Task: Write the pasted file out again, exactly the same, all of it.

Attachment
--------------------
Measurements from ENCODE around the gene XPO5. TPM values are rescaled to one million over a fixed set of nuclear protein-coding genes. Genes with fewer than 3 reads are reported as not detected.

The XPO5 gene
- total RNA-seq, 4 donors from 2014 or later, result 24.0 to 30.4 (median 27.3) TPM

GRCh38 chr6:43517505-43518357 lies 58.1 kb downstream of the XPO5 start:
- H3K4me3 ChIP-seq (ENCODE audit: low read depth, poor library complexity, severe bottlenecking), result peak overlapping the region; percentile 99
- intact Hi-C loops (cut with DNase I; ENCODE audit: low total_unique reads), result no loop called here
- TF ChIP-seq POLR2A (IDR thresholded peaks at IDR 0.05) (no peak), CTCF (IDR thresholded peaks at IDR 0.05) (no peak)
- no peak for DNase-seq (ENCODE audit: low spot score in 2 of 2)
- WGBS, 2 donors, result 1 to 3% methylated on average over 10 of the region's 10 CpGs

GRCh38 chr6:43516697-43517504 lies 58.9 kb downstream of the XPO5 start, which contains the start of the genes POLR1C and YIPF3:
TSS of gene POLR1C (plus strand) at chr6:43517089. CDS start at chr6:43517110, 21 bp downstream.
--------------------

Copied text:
Measurements from ENCODE around the gene XPO5. TPM values are rescaled to one million over a fixed set of nuclear protein-coding genes. Genes with fewer than 3 reads are reported as not detected.

The XPO5 gene
- total RNA-seq, 4 donors from 2014 or later, result 24.0 to 30.4 (median 27.3) TPM

GRCh38 chr6:43517505-43518357 lies 58.1 kb downstream of the XPO5 start:
- H3K4me3 ChIP-seq (ENCODE audit: low read depth, poor library complexity, severe bottlenecking), result peak overlapping the region; percentile 99
- intact Hi-C loops (cut with DNase I; ENCODE audit: low total_unique reads), result no loop called here
- TF ChIP-seq POLR2A (IDR thresholded peaks at IDR 0.05) (no peak), CTCF (IDR thresholded peaks at IDR 0.05) (no peak)
- no peak for DNase-seq (ENCODE audit: low spot score in 2 of 2)
- WGBS, 2 donors, result 1 to 3% methylated on average over 10 of the region's 10 CpGs

GRCh38 chr6:43516697-43517504 lies 58.9 kb downstream of the XPO5 start, which contains the start of the genes POLR1C and YIPF3:
TSS of gene POLR1C (plus strand) at chr6:43517089. CDS start at chr6:43517110, 21 bp downstream.